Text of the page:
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argentina WOMEN IN STEM

Argentine physicist receives 'Women in Science' UNESCO prize

Karen Hallberg, whose works constitute a “fundamental contribution” to the understanding of nanoscopic systems and new materials, is one of the five winners of the annual prize.

Thursday 14 March, 2019
French president's wive Brigitte Macron poses with the five awarded women of the
French president's wive Brigitte Macron poses with the five awarded women of the "Unesco International Prize for Women and Science", including Karen Hallberg of Argentina on the left. Foto:AFP

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Argentine physicist Karen Hallberg, whose works constitute a “fundamental contribution” to the understanding of nanoscopic systems and new materials, is one of the five winners of the annual prize “For women in science” from the L’Oréal Foundation and UNESCO that will be awarded this Thursday in Paris. 

Hallberg, a professor at the Balseiro Institute of Nuclear Physics and a director of research at the Atomic Center of Bariloche, will receive the prize as a representative of Latin America in the 21st year of the organization’s awards. 

The organizers rewarded her "development of cutting-edge computer applications that allow for better understanding of the physics of quantum matter,” L’Oréal and Unesco said in a statement.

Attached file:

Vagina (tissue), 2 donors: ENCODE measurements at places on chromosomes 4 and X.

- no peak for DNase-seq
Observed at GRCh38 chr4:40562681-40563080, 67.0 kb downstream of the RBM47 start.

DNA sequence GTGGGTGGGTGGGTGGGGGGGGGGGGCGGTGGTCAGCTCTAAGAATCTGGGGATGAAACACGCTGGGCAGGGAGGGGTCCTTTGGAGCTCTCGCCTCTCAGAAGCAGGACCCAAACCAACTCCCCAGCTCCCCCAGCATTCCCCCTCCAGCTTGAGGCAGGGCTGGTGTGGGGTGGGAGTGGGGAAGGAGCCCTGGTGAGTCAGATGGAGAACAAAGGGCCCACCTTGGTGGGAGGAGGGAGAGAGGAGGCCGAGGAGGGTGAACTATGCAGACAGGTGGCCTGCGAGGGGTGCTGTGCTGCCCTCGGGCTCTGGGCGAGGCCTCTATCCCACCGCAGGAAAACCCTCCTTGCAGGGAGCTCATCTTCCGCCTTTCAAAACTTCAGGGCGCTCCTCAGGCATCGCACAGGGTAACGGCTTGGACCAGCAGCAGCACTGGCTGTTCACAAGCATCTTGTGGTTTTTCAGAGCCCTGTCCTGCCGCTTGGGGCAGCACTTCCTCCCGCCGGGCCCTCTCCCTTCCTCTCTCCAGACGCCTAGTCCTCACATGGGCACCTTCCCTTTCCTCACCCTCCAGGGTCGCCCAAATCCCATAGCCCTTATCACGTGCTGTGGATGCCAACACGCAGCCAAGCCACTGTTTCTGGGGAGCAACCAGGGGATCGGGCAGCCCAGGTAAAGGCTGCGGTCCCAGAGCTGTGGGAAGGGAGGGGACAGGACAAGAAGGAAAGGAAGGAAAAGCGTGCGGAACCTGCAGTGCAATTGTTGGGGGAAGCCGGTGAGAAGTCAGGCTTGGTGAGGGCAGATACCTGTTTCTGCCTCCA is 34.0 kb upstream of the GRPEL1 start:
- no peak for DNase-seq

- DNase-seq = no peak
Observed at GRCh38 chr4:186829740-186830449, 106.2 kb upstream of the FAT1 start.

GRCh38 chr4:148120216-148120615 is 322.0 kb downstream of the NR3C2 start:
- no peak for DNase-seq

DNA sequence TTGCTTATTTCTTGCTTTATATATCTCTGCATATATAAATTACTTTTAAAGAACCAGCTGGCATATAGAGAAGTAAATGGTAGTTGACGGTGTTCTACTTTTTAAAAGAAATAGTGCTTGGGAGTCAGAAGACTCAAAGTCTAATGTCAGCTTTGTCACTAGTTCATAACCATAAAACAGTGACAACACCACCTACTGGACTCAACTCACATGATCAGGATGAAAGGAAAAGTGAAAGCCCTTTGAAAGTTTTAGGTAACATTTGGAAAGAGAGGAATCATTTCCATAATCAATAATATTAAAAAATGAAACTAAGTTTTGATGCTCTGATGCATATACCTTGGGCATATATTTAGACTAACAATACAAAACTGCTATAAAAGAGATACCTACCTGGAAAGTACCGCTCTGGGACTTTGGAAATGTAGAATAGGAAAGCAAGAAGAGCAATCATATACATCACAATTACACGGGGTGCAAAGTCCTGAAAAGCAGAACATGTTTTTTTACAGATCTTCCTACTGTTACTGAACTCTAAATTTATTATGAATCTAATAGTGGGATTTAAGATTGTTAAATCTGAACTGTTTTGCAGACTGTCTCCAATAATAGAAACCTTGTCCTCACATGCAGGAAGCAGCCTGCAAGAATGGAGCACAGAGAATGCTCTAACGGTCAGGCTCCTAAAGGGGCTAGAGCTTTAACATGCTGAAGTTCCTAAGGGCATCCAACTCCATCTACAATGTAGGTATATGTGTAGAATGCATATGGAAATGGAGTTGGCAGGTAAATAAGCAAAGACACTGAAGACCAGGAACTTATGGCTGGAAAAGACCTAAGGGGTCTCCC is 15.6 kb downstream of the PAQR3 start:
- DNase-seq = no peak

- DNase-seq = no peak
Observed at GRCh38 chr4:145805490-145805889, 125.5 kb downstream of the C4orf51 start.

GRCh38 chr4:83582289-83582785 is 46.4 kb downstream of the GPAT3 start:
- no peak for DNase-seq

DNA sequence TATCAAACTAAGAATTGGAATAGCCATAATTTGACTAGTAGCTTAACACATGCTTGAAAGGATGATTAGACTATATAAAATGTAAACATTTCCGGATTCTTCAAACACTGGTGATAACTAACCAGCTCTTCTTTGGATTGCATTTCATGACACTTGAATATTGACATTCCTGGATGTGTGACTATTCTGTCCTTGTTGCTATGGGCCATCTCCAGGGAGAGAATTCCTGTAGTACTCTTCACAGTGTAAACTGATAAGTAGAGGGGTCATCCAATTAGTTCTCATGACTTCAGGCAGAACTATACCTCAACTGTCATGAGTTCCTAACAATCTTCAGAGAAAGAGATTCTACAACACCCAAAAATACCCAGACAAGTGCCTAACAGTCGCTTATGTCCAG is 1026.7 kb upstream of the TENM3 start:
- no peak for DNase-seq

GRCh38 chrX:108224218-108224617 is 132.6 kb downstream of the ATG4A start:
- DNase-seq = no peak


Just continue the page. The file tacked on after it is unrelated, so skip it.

For Hallberg, this award "plays a fundamental role, since it favors collaboration between reputable researchers and helps women scientists to gain visibility,” Hallberg was quoted saying in the organisation’s statement. For the first time this year, the honors were opened to women in mathematics and computer science.

French winner Claire Voisin, the first female mathematician to enter the prestigious Collège de France, was awarded for her "exceptional works" on algebraic geometry in Europe.

Her American colleague Ingrid Daubechies, of Duke University, received the prize for North America. Daubechies' work on the "Wavelet Theory" allowed the development of methods for the treatment and filtration of images applicable to technologies such as medical imagery and wireless communication.

Chemistry professor Najat Aoun Saliba, director of the Nature Conservation Center of the American University of Beirut, was awarded for her work on the identification of carcinogens and other toxic substances present in the air in the Middle East and in the new nicotine and narghile diffusers. She was recognized for the region of Africa and the Arab States.

- TIMES/AFP

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